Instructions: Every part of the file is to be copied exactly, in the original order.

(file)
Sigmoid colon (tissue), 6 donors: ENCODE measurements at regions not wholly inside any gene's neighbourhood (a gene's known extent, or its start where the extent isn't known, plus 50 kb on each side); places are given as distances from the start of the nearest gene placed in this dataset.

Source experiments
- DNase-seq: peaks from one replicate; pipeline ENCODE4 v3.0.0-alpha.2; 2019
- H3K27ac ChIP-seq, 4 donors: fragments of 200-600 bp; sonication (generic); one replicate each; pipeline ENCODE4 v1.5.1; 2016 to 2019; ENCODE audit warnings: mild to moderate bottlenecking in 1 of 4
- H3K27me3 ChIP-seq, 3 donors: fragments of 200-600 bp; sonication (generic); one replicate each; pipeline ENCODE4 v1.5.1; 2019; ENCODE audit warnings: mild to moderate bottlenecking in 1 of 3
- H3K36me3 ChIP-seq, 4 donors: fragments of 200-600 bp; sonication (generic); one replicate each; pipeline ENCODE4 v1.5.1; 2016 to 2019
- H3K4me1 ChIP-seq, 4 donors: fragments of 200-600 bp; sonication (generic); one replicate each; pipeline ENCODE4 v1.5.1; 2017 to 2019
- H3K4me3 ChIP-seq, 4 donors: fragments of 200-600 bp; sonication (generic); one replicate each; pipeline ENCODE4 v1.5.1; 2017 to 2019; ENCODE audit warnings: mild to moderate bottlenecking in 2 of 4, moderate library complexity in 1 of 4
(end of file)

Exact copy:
Sigmoid colon (tissue), 6 donors: ENCODE measurements at regions not wholly inside any gene's neighbourhood (a gene's known extent, or its start where the extent isn't known, plus 50 kb on each side); places are given as distances from the start of the nearest gene placed in this dataset.

Source experiments
- DNase-seq: peaks from one replicate; pipeline ENCODE4 v3.0.0-alpha.2; 2019
- H3K27ac ChIP-seq, 4 donors: fragments of 200-600 bp; sonication (generic); one replicate each; pipeline ENCODE4 v1.5.1; 2016 to 2019; ENCODE audit warnings: mild to moderate bottlenecking in 1 of 4
- H3K27me3 ChIP-seq, 3 donors: fragments of 200-600 bp; sonication (generic); one replicate each; pipeline ENCODE4 v1.5.1; 2019; ENCODE audit warnings: mild to moderate bottlenecking in 1 of 3
- H3K36me3 ChIP-seq, 4 donors: fragments of 200-600 bp; sonication (generic); one replicate each; pipeline ENCODE4 v1.5.1; 2016 to 2019
- H3K4me1 ChIP-seq, 4 donors: fragments of 200-600 bp; sonication (generic); one replicate each; pipeline ENCODE4 v1.5.1; 2017 to 2019
- H3K4me3 ChIP-seq, 4 donors: fragments of 200-600 bp; sonication (generic); one replicate each; pipeline ENCODE4 v1.5.1; 2017 to 2019; ENCODE audit warnings: mild to moderate bottlenecking in 2 of 4, moderate library complexity in 1 of 4